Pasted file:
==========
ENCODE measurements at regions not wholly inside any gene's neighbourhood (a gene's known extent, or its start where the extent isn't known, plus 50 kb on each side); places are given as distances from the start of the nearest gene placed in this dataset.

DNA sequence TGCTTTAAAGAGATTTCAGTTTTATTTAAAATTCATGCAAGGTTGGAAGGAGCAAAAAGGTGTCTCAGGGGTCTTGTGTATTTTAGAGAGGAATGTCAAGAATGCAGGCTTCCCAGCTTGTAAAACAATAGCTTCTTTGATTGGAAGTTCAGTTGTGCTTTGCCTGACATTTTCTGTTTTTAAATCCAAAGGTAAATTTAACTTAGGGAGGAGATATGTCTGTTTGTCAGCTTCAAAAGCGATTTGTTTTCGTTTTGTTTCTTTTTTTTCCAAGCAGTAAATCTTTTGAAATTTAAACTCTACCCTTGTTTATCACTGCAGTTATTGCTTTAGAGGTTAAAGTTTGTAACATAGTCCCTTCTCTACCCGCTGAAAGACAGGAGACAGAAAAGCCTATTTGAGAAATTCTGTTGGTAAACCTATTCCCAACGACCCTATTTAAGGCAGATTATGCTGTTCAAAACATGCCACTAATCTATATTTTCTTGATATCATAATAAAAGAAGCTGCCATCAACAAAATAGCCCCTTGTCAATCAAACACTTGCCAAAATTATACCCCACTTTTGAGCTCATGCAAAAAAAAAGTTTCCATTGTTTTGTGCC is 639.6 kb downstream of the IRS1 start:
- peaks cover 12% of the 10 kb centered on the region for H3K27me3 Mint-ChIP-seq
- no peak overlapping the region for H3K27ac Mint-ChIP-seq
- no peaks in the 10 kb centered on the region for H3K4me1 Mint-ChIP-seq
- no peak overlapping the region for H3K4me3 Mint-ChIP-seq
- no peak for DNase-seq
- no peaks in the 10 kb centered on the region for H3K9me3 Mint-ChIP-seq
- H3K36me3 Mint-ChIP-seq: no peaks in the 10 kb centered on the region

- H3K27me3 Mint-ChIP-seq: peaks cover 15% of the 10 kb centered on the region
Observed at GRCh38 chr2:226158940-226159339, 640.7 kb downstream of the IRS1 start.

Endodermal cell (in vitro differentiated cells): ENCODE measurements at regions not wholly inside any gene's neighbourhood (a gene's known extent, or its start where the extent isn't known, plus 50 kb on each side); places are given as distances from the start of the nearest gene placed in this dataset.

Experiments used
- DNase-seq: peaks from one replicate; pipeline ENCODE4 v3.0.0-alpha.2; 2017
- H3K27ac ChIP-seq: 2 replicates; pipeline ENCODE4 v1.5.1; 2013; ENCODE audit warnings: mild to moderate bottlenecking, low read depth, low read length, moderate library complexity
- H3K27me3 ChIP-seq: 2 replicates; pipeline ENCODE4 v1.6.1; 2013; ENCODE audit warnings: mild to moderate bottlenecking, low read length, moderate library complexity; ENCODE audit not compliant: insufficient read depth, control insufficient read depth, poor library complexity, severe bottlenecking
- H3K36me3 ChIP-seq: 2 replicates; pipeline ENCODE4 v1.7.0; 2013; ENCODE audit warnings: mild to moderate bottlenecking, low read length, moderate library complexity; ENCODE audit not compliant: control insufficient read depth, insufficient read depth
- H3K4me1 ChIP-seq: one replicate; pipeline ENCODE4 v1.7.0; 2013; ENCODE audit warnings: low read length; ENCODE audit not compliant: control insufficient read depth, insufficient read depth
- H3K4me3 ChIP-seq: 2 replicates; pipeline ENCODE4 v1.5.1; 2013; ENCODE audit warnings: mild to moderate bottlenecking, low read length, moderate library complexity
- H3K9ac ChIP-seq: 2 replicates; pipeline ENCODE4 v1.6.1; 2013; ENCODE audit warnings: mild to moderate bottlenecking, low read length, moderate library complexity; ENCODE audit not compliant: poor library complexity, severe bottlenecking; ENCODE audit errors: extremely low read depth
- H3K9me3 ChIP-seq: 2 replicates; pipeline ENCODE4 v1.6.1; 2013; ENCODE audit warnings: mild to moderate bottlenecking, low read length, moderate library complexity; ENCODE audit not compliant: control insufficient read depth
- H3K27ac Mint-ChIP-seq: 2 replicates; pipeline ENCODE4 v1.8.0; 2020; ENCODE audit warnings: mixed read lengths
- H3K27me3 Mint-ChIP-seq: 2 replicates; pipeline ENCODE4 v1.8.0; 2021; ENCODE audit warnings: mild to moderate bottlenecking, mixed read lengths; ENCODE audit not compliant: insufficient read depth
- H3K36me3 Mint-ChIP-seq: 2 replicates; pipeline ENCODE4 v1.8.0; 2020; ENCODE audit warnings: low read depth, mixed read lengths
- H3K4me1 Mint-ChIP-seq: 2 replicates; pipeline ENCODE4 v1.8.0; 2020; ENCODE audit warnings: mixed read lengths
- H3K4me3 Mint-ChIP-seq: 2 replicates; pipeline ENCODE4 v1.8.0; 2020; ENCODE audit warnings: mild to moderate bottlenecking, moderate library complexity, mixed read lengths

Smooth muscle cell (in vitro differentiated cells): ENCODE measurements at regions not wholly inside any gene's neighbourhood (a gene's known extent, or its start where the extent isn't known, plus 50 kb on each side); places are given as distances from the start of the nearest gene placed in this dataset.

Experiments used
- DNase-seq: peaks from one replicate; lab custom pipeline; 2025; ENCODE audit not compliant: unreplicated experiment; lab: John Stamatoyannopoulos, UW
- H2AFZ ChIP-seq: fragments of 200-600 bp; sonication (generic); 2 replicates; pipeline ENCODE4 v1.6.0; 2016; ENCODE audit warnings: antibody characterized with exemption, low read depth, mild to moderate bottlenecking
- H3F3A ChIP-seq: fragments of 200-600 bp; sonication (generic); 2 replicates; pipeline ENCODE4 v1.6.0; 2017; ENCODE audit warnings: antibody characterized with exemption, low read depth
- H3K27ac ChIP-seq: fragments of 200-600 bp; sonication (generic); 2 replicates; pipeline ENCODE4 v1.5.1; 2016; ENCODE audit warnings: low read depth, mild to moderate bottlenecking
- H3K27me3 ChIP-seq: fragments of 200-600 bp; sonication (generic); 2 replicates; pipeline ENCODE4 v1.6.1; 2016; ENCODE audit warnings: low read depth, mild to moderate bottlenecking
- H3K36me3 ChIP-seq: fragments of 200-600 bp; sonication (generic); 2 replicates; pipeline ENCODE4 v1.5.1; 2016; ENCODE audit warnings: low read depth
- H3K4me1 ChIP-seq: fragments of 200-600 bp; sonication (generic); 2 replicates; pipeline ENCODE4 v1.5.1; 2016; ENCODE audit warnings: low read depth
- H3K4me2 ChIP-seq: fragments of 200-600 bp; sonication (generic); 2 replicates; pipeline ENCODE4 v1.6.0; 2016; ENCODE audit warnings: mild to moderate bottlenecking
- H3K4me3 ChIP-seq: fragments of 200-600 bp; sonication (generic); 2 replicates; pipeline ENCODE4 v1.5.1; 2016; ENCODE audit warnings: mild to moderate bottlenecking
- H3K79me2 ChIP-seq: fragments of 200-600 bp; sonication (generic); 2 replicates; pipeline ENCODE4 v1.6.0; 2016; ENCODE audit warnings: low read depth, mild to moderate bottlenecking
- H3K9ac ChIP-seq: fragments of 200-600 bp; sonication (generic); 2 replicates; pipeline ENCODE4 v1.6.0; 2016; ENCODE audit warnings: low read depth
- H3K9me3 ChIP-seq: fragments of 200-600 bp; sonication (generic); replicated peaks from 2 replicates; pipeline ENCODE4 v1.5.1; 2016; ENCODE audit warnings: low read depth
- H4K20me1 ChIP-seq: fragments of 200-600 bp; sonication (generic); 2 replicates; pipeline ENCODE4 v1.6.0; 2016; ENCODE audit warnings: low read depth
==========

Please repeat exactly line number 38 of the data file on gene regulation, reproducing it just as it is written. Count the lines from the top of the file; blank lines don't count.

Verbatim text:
- H3K79me2 ChIP-seq: fragments of 200-600 bp; sonication (generic); 2 replicates; pipeline ENCODE4 v1.6.0; 2016; ENCODE audit warnings: low read depth, mild to moderate bottlenecking